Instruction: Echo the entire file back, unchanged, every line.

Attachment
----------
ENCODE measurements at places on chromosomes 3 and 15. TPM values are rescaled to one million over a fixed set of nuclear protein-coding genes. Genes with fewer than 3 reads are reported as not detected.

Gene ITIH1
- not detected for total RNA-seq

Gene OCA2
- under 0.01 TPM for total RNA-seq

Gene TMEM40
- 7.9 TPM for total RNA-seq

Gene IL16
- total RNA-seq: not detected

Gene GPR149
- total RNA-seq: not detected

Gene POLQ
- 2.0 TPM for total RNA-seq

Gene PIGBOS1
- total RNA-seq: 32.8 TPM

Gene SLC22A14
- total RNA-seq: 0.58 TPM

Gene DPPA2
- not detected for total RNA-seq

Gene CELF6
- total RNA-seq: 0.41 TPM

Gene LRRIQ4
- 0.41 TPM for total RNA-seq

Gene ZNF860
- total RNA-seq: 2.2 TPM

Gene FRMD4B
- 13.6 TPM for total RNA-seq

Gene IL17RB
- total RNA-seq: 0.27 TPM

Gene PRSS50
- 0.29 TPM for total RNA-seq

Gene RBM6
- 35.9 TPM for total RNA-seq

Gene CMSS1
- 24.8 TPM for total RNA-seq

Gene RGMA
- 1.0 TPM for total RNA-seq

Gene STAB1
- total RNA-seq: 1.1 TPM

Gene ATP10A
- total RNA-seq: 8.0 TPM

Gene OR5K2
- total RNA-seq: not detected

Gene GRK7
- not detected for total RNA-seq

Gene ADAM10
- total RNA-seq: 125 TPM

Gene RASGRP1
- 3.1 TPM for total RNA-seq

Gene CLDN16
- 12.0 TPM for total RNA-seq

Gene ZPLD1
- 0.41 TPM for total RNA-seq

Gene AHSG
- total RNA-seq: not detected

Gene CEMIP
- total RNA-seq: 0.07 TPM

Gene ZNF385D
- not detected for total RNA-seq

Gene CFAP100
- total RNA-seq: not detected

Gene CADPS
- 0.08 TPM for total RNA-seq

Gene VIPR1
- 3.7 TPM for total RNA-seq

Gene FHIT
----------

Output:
ENCODE measurements at places on chromosomes 3 and 15. TPM values are rescaled to one million over a fixed set of nuclear protein-coding genes. Genes with fewer than 3 reads are reported as not detected.

Gene ITIH1
- not detected for total RNA-seq

Gene OCA2
- under 0.01 TPM for total RNA-seq

Gene TMEM40
- 7.9 TPM for total RNA-seq

Gene IL16
- total RNA-seq: not detected

Gene GPR149
- total RNA-seq: not detected

Gene POLQ
- 2.0 TPM for total RNA-seq

Gene PIGBOS1
- total RNA-seq: 32.8 TPM

Gene SLC22A14
- total RNA-seq: 0.58 TPM

Gene DPPA2
- not detected for total RNA-seq

Gene CELF6
- total RNA-seq: 0.41 TPM

Gene LRRIQ4
- 0.41 TPM for total RNA-seq

Gene ZNF860
- total RNA-seq: 2.2 TPM

Gene FRMD4B
- 13.6 TPM for total RNA-seq

Gene IL17RB
- total RNA-seq: 0.27 TPM

Gene PRSS50
- 0.29 TPM for total RNA-seq

Gene RBM6
- 35.9 TPM for total RNA-seq

Gene CMSS1
- 24.8 TPM for total RNA-seq

Gene RGMA
- 1.0 TPM for total RNA-seq

Gene STAB1
- total RNA-seq: 1.1 TPM

Gene ATP10A
- total RNA-seq: 8.0 TPM

Gene OR5K2
- total RNA-seq: not detected

Gene GRK7
- not detected for total RNA-seq

Gene ADAM10
- total RNA-seq: 125 TPM

Gene RASGRP1
- 3.1 TPM for total RNA-seq

Gene CLDN16
- 12.0 TPM for total RNA-seq

Gene ZPLD1
- 0.41 TPM for total RNA-seq

Gene AHSG
- total RNA-seq: not detected

Gene CEMIP
- total RNA-seq: 0.07 TPM

Gene ZNF385D
- not detected for total RNA-seq

Gene CFAP100
- total RNA-seq: not detected

Gene CADPS
- 0.08 TPM for total RNA-seq

Gene VIPR1
- 3.7 TPM for total RNA-seq

Gene FHIT